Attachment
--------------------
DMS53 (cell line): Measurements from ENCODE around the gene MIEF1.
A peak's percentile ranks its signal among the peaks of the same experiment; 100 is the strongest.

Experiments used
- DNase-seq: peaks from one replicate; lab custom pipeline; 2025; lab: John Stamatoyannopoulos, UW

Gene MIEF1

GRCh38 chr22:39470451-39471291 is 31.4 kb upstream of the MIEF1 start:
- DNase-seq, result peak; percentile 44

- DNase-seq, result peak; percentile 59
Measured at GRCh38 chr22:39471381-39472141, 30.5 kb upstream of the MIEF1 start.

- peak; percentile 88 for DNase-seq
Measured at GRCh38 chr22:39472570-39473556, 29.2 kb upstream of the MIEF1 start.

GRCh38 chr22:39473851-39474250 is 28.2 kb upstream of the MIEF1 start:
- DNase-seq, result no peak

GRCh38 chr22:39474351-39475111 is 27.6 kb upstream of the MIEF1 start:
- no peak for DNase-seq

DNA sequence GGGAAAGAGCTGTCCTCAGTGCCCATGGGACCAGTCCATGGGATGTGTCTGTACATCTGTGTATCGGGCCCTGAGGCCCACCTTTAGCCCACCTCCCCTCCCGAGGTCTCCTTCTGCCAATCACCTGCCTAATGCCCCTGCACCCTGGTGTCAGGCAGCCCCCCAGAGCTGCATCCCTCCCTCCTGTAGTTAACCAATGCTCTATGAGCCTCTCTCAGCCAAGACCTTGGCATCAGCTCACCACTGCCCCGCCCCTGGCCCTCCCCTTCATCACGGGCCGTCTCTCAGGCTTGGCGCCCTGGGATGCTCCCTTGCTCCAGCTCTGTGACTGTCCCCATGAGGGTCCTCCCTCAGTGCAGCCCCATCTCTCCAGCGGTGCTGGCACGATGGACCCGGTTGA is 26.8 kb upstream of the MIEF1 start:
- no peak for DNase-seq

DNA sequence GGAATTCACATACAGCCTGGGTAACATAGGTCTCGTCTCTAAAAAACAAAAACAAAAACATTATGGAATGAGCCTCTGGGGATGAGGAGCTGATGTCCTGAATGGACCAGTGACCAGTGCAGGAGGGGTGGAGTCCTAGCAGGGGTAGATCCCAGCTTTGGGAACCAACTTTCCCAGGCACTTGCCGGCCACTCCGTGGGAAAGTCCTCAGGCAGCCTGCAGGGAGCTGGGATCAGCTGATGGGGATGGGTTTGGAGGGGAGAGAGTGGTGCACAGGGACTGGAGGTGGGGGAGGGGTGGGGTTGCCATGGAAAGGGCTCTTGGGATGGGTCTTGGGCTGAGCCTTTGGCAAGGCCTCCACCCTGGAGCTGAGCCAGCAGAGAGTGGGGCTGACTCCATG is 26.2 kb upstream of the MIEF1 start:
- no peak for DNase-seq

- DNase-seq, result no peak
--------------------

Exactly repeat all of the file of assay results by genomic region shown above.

DMS53 (cell line): Measurements from ENCODE around the gene MIEF1.
A peak's percentile ranks its signal among the peaks of the same experiment; 100 is the strongest.

Experiments used
- DNase-seq: peaks from one replicate; lab custom pipeline; 2025; lab: John Stamatoyannopoulos, UW

Gene MIEF1

GRCh38 chr22:39470451-39471291 is 31.4 kb upstream of the MIEF1 start:
- DNase-seq, result peak; percentile 44

- DNase-seq, result peak; percentile 59
Measured at GRCh38 chr22:39471381-39472141, 30.5 kb upstream of the MIEF1 start.

- peak; percentile 88 for DNase-seq
Measured at GRCh38 chr22:39472570-39473556, 29.2 kb upstream of the MIEF1 start.

GRCh38 chr22:39473851-39474250 is 28.2 kb upstream of the MIEF1 start:
- DNase-seq, result no peak

GRCh38 chr22:39474351-39475111 is 27.6 kb upstream of the MIEF1 start:
- no peak for DNase-seq

DNA sequence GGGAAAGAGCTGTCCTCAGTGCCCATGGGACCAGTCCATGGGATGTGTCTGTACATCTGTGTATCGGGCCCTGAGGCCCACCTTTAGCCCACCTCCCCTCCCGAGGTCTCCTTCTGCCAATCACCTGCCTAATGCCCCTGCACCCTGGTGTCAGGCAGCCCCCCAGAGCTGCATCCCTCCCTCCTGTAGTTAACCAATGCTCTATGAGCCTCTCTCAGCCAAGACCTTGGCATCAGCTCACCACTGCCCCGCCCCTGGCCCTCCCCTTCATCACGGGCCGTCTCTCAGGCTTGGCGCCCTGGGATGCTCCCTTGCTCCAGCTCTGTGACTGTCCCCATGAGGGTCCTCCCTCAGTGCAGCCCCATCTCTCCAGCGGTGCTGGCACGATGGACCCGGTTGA is 26.8 kb upstream of the MIEF1 start:
- no peak for DNase-seq

DNA sequence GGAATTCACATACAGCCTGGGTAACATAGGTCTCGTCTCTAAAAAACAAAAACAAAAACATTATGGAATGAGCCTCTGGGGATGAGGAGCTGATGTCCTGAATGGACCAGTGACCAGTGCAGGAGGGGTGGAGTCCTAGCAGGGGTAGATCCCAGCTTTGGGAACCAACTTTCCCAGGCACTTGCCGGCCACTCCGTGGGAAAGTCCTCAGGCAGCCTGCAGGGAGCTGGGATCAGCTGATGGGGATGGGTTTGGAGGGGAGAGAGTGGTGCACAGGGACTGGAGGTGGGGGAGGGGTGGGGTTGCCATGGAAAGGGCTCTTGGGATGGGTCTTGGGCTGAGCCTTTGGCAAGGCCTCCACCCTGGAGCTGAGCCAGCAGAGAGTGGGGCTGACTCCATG is 26.2 kb upstream of the MIEF1 start:
- no peak for DNase-seq

- DNase-seq, result no peak